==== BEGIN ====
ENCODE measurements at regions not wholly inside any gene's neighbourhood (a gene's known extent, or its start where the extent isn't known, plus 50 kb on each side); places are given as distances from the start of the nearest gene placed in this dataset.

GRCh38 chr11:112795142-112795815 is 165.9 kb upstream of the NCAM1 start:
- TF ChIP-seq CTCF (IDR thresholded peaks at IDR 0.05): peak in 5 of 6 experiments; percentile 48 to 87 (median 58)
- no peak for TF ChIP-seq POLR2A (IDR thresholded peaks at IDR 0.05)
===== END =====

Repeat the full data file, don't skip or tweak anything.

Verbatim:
ENCODE measurements at regions not wholly inside any gene's neighbourhood (a gene's known extent, or its start where the extent isn't known, plus 50 kb on each side); places are given as distances from the start of the nearest gene placed in this dataset.

GRCh38 chr11:112795142-112795815 is 165.9 kb upstream of the NCAM1 start:
- TF ChIP-seq CTCF (IDR thresholded peaks at IDR 0.05): peak in 5 of 6 experiments; percentile 48 to 87 (median 58)
- no peak for TF ChIP-seq POLR2A (IDR thresholded peaks at IDR 0.05)